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130 HUNGER AND OBESITY families can receive $4,000 to $6,000 per year in the form of rewards for certain behavioral changes. They might receive $50 a month for their chil- dren going to school regularly, $25 for getting a library card, and several hundred dollars for a child receiving a high score on a standardized test. For older children, the rewards are split between the child and the family. The program offers rewards in three domains: children’s education, family preventive health care, and parents’ work and training. Low-income families in six communities in New York City with a fourth, a seventh, or a ninth grader have been randomly assigned to ex- perimental or control groups, and results from a 5-year evaluation thus far cover the first 2 years, including startup (Riccio et al., 2010). According to Morris, the program is having substantial effects on low-income families. Families in the program have seen an 11 percentage point reduction in being below the poverty level compared with control families (from 70.0 percent to 58.9 percent), and they have experienced a 13 percentage point reduction in being below half of the poverty level (from 30.0 percent to 16.7 percent). In addition, the program has had “remarkable effects” on food inse- curity, according to Morris. Control families reported a 22.1 percent rate of food insufficiency, while families in the program had a 14.8 percent rate. “Here you have a policy that is actually changing food insecurity for families.” As mentioned earlier by Sonya Jones, interventions can have a wide variety of effects. For example, conditional cash transfers can have the ef- fect of reducing work efforts. However, that has not been the case with the New York program, Morris observed. The program has produced greater use of healthcare services, particularly dental care, and it has produced small benefits for the academic achievement of older children who are already among the most proficient students. A question Morris posed to the workshop is how such programs could be used to address health and obesity issues specifically. Incentives may not be enough to change some behaviors, Morris ac- knowledged. Low-income families face many sources of stress. It can be very complicated for such families to figure out how to buy better foods for their children. However, Morris agreed with Jones that behaviors can be nudged. “Can we . . . change the defaults or reduce the psychic pressures for low-income families in a way to make a big difference for behavior?” For example, is it possible to redesign supermarkets or food assistance programs to change purchasing or consumption patterns? As another ex- ample, low-income families are more likely to apply for financial aid when a child is preparing to enter college if financial aid forms are filled out for them in advance. “Could we imagine doing the same thing with the food stamp program?”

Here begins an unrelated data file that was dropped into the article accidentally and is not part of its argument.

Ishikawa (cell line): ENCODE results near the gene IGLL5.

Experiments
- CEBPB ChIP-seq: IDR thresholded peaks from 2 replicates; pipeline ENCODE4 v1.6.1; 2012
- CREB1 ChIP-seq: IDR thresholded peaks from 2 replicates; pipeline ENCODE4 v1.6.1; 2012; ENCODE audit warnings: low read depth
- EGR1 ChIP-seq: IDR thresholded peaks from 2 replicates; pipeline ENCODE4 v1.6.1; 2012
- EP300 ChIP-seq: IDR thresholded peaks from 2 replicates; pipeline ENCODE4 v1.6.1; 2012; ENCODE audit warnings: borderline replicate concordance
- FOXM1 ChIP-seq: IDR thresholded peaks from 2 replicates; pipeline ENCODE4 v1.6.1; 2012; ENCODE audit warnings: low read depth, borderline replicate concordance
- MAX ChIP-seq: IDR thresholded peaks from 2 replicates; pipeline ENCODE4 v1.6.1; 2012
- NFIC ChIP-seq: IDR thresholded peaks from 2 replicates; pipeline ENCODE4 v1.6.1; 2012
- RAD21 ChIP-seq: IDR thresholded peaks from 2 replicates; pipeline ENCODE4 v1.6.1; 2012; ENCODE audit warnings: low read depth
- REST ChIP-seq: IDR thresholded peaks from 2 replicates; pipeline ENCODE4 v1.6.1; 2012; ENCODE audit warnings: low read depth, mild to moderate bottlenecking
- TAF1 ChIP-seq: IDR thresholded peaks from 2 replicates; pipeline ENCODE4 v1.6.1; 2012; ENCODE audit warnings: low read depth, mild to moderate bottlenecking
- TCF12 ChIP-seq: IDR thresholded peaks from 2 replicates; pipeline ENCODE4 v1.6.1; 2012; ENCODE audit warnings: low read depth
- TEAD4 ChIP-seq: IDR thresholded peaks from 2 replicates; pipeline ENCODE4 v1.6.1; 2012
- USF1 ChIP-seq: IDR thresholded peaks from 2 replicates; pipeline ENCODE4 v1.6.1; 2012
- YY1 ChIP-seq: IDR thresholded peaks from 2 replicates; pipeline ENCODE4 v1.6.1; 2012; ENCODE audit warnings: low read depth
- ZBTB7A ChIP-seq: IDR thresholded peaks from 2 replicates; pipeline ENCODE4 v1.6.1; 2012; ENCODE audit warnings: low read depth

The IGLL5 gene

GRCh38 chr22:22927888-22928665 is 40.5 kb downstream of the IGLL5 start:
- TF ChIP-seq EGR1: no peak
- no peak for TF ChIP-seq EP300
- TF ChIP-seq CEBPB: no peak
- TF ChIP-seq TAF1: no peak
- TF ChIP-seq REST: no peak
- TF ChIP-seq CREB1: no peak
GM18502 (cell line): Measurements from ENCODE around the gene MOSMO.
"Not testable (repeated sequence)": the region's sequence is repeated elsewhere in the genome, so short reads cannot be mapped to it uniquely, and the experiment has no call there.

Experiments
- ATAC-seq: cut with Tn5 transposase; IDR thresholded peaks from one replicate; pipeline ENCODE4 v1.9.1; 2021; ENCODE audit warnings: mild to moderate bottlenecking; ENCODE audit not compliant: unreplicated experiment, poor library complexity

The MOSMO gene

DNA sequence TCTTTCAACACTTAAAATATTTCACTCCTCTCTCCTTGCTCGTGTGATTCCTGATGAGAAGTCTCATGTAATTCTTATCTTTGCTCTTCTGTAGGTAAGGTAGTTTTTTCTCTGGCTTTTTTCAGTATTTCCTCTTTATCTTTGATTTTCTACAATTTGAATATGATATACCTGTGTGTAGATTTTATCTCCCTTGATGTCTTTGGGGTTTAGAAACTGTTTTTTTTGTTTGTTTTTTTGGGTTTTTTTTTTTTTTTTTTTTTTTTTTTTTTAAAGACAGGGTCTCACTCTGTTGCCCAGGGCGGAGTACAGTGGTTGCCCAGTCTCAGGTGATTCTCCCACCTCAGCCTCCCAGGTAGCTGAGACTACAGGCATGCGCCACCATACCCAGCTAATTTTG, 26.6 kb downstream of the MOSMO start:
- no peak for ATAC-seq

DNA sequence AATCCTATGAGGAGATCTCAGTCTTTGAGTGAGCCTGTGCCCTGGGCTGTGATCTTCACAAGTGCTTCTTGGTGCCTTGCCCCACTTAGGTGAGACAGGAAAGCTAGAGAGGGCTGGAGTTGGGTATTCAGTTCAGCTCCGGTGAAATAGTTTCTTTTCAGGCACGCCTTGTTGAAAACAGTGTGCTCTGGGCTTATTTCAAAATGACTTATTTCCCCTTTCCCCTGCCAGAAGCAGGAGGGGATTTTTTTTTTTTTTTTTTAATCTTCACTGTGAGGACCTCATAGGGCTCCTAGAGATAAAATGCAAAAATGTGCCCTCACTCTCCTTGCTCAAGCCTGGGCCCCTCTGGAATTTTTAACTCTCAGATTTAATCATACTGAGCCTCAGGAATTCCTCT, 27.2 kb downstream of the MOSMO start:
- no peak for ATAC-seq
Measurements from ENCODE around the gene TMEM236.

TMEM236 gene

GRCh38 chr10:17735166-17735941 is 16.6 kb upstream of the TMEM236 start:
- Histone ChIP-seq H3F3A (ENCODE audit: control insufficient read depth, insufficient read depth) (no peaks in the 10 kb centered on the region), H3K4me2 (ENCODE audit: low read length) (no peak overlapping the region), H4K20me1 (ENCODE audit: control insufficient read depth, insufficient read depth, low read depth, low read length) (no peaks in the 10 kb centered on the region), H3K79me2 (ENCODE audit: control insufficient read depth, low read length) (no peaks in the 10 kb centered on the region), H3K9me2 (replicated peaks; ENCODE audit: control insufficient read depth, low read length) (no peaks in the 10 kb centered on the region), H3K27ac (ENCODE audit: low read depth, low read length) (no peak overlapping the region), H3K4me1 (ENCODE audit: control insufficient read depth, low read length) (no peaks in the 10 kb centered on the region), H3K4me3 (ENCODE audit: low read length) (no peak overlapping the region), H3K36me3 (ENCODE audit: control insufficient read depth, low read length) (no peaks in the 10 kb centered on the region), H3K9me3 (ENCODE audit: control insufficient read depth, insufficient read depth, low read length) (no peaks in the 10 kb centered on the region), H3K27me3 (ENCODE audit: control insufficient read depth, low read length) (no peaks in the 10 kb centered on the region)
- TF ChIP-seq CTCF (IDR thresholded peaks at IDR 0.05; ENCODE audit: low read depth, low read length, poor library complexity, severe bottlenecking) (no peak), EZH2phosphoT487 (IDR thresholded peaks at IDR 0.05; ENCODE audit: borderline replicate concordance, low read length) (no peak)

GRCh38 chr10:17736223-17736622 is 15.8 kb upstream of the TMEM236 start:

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131 PUTTING THE LEVELS TOGETHER Finally, if volatility is a major issue, interventions may have to be tar- geted specifically to volatility, said Morris. Many income support policies do not try to reduce volatility, and some of them might increase income volatility. Do families need savings accounts or rainy day funds to weather income instability? Can the timing of food assistance distribution protect families from food instability? Such policy innovations also could protect families from lenders who otherwise could contribute to their poverty. The application of models needs to be strategic. Where are the points of intervention that have synergistic effects? How can additional resources most effectively reduce poverty? How can food resources be made avail- able to low-income families in ways that address both food insecurity and obesity? Policies should support rather than undermine health-related out- comes for low-income families and children, Morris concluded. GROUP DISCUSSION Moderator: Edward Frongillo, Jr. During the group discussion period, points raised by participants included the following: Conditional Cash Transfer Programs Frongillo noted that conditional cash transfer programs have met with resistance wherever they have been proposed and asked how people can be persuaded that the idea is viable and worthy of testing. Morris responded that a major challenge is framing. Such programs should not be described as paying people to do what you want them to do anyway. Rather, they should be described as compensating families to overcome the barriers in their lives. For example, when middle-income families need medical care, they make an appointment and lose just a few hours from work, but when low- income families go a clinic, they can lose half a day or more of work and possibly a job if their work absences are too frequent or protracted. “The idea is to compensate families to make up for those times of challenge.” Marion Standish of The California Endowment asked whether condi- tional cash transfer programs may add to the stress of families in environ- ments where it may be very difficult or impossible to achieve certain goals. Morris acknowledged that this was a concern in establishing the Family Rewards program in New York City. In response, the program has sought to design the incentives to be large enough to be beneficial but not so large that they would create undue pressure on families. A related concern has been to ensure that the goals are worth achieving. For example, schools should not be dangerous for or unsupportive of students striving to attend them.